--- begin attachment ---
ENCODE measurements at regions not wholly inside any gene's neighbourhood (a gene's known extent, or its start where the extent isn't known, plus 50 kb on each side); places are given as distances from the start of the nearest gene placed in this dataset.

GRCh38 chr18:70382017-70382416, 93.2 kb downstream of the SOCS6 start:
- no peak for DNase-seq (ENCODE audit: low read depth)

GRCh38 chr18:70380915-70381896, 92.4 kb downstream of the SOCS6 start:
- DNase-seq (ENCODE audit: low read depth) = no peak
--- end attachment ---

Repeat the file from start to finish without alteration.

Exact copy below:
ENCODE measurements at regions not wholly inside any gene's neighbourhood (a gene's known extent, or its start where the extent isn't known, plus 50 kb on each side); places are given as distances from the start of the nearest gene placed in this dataset.

GRCh38 chr18:70382017-70382416, 93.2 kb downstream of the SOCS6 start:
- no peak for DNase-seq (ENCODE audit: low read depth)

GRCh38 chr18:70380915-70381896, 92.4 kb downstream of the SOCS6 start:
- DNase-seq (ENCODE audit: low read depth) = no peak